Digital Prototyping Drives Auto Makers to Build Faster and More Efficiently

For decades, vehicle manufacturers have used prototypes as a way to test and refine new models before putting them into full scale production. However, those test cars are an expensive part of the development process, with each taking as much as $1 million to create. Advances in digital simulation have motivated many manufacturers to take a closer look at a faster and less expensive way to evaluate new models.

Jaguar Land Rover recently began mass production of the Jaguar XE, which was designed and developed without using any prototypes during aerodynamic testing—the first mainstream model to do so. The company wants to eliminate all physical prototypes from the process by 2020. Greater processing power has allowed more widespread use of computer-aided engineering in vehicle manufacturing, as computer simulations have increasingly replaced the physical testing process that is typically expensive, time consuming, and often inaccurate.

Annually, car manufacturers spend about $10 billion on prototype construction. According to Exa, the software company that worked with Jeep Land Rover on the XE, General Motors constructed 170 prototypes during testing for its latest version of the Chevrolet Malibu. Manufacturers could reduce the amount spent on prototype testing by a third with the use of simulation technology. In addition to seeing the three-dimensional renderings of an initial design, engineers can take the vehicle around a virtual test track and place it in other situations such as a parking lot. Approximately 80 percent of problems found during physical testing can be eliminated through simulation.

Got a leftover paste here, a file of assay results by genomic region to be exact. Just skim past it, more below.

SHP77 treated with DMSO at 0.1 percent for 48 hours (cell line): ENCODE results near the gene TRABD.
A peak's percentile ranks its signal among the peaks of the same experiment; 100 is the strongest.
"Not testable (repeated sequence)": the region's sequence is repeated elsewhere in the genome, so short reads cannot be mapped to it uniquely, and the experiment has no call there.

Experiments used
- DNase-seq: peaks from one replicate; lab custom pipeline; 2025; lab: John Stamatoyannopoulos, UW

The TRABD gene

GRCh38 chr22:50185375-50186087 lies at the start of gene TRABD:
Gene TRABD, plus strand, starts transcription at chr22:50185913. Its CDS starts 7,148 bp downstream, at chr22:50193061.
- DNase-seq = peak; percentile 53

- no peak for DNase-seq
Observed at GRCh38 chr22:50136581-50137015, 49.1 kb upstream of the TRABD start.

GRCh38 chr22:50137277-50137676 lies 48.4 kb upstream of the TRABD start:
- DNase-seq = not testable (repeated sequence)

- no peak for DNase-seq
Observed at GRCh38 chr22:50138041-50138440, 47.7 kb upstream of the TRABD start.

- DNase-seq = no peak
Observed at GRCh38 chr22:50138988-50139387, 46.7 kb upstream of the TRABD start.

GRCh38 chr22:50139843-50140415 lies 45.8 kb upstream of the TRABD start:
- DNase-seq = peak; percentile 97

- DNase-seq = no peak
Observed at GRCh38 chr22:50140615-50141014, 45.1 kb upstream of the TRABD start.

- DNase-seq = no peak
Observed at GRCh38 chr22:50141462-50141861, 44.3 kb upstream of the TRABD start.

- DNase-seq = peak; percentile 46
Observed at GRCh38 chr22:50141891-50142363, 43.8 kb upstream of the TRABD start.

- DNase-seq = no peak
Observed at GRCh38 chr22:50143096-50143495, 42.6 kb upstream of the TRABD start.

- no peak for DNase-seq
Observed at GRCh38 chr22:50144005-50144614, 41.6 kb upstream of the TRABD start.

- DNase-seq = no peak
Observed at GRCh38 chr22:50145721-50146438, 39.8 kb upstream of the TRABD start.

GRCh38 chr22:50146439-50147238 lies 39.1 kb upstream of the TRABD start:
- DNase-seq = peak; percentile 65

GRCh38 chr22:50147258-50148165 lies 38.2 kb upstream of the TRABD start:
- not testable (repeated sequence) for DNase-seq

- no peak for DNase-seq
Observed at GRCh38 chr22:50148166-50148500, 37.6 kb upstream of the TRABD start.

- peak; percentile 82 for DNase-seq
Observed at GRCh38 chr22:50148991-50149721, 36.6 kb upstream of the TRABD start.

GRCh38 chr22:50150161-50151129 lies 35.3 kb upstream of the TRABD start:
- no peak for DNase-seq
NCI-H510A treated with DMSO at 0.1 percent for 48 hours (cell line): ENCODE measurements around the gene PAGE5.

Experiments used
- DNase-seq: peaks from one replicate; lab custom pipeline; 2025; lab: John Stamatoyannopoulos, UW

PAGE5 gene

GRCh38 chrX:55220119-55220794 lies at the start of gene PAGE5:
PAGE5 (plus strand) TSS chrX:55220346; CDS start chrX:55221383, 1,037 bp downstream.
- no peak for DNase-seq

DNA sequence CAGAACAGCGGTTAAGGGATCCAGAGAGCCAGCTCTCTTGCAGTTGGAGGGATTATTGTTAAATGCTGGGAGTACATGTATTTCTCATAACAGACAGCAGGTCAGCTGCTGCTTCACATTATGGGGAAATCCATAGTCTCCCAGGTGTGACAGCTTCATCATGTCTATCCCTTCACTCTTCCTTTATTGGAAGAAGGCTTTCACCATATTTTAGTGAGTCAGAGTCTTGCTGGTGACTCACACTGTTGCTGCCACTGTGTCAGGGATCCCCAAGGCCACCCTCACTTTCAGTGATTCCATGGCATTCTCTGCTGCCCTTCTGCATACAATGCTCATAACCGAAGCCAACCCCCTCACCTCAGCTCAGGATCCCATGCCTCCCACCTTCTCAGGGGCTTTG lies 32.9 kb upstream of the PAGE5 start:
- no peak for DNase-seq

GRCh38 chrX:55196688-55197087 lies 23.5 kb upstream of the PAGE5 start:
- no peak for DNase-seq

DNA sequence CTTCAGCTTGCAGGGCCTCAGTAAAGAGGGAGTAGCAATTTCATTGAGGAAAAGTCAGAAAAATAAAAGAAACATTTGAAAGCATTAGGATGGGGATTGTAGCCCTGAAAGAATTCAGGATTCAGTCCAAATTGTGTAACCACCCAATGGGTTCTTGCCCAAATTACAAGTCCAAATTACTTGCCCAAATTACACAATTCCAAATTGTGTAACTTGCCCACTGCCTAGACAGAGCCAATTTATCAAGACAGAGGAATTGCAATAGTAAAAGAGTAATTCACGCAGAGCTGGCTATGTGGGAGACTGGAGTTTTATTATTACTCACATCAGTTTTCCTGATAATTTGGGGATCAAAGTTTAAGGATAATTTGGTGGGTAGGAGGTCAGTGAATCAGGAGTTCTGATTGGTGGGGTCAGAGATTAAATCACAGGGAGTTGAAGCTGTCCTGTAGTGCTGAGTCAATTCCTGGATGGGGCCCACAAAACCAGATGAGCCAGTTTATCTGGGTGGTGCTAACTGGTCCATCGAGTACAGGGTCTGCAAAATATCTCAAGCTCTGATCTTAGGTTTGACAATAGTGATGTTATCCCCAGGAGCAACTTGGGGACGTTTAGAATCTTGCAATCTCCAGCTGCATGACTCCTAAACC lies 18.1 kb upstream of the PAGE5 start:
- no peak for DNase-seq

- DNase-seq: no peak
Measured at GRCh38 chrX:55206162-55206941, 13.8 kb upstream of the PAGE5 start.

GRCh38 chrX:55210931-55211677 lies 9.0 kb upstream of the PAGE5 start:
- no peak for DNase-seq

Car makers are under pressure to reduce cost in the manufacturing process as well as meet demands for reduced emissions, and to add innovative connected technologies, as well as autonomous driving features. Another advantage of digital prototyping is that the technology is expected to bring down the car industry’s snail-pace development process, that can take as long as four years, and keep up with rapid prototyping by new rivals such as Google, Tesla, and Apple.

Not all vehicle manufacturers will immediately turn to virtual prototyping, as the technique is expected to meet resistance from engineers. Many purists feel that one cannot properly judge a vehicle’s performance until it can be physically seen. German manufacturer Daimler continues to pour huge amounts of money into wind tunnel testing its cars. Some automotive designers, such as Chrysler LLC,  are combining simulation technologies with clay models to satisfy the need to see a prototype in its physical form before committing to the design. Manufacturers must also prove that they have crash-tested at least 10 cars to satisfy safety requirements.

The new digital design trend seems to be inevitable. As the technology advances, more manufacturers will be willing to entrust their designs to the computer. In the future, designers may be able to view holograms of new car models, and test drivers may be driving new cars on purely virtual tracks before the dimensions are uploaded to automated manufacturing facilities. With the reduction in cost, automotive designers will have a bigger budget to spend on innovative technologies such as vehicle to vehicle communications, and the shorter development time means we may see these futuristic vehicles move from the drafting table to the road a lot faster.

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